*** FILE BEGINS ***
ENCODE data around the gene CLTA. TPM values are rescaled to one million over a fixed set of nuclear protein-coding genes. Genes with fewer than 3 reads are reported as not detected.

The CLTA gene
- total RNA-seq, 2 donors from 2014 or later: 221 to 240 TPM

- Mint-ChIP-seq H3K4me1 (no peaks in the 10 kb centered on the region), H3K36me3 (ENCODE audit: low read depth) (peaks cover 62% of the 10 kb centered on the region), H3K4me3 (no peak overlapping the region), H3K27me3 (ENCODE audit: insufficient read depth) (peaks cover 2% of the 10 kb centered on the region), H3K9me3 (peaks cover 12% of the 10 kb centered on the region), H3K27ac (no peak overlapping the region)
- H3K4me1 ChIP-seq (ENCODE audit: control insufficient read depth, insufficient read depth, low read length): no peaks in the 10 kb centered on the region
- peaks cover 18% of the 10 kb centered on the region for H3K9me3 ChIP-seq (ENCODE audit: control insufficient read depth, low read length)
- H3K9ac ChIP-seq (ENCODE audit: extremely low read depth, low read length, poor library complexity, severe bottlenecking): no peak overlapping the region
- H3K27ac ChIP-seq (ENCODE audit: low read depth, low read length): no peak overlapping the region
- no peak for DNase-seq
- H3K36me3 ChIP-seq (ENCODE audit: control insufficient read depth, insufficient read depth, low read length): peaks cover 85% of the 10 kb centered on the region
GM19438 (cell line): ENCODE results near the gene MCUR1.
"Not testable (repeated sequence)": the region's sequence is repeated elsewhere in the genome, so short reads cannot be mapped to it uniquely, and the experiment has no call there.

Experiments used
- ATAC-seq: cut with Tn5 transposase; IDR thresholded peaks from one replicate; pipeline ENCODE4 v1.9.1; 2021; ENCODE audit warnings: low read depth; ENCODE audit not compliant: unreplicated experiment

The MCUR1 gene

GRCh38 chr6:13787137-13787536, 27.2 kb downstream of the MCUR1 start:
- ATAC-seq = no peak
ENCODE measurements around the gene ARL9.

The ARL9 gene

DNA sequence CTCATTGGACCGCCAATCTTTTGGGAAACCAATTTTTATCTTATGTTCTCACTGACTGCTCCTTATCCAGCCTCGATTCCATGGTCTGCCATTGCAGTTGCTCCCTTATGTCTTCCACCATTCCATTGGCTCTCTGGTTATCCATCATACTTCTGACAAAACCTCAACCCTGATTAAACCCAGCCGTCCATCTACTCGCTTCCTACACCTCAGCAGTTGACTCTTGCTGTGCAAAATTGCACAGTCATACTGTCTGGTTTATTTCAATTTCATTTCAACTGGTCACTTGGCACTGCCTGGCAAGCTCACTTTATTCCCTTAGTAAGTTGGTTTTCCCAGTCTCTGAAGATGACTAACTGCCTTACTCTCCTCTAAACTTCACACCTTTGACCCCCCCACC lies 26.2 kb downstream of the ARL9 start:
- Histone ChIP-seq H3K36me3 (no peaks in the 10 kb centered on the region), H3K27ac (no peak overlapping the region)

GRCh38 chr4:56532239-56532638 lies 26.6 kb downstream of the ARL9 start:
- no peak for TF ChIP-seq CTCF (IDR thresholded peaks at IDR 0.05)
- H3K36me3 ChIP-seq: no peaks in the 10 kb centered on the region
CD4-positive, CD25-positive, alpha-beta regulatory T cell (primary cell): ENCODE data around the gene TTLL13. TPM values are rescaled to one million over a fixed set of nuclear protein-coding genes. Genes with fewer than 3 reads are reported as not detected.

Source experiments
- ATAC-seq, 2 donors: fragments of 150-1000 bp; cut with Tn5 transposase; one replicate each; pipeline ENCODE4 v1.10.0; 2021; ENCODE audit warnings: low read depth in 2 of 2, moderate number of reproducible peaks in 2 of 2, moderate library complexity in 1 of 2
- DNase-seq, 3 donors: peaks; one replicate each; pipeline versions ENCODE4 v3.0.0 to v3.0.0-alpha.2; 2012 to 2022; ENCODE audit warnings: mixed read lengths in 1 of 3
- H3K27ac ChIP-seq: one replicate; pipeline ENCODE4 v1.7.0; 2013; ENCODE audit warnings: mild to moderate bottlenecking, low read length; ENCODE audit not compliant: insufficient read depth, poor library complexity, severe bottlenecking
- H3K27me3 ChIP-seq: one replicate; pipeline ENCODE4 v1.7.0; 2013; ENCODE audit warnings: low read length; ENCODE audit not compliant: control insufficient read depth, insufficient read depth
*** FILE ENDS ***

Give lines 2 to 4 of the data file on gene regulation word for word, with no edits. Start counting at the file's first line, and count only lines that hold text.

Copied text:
The CLTA gene
- total RNA-seq, 2 donors from 2014 or later: 221 to 240 TPM

- Mint-ChIP-seq H3K4me1 (no peaks in the 10 kb centered on the region), H3K36me3 (ENCODE audit: low read depth) (peaks cover 62% of the 10 kb centered on the region), H3K4me3 (no peak overlapping the region), H3K27me3 (ENCODE audit: insufficient read depth) (peaks cover 2% of the 10 kb centered on the region), H3K9me3 (peaks cover 12% of the 10 kb centered on the region), H3K27ac (no peak overlapping the region)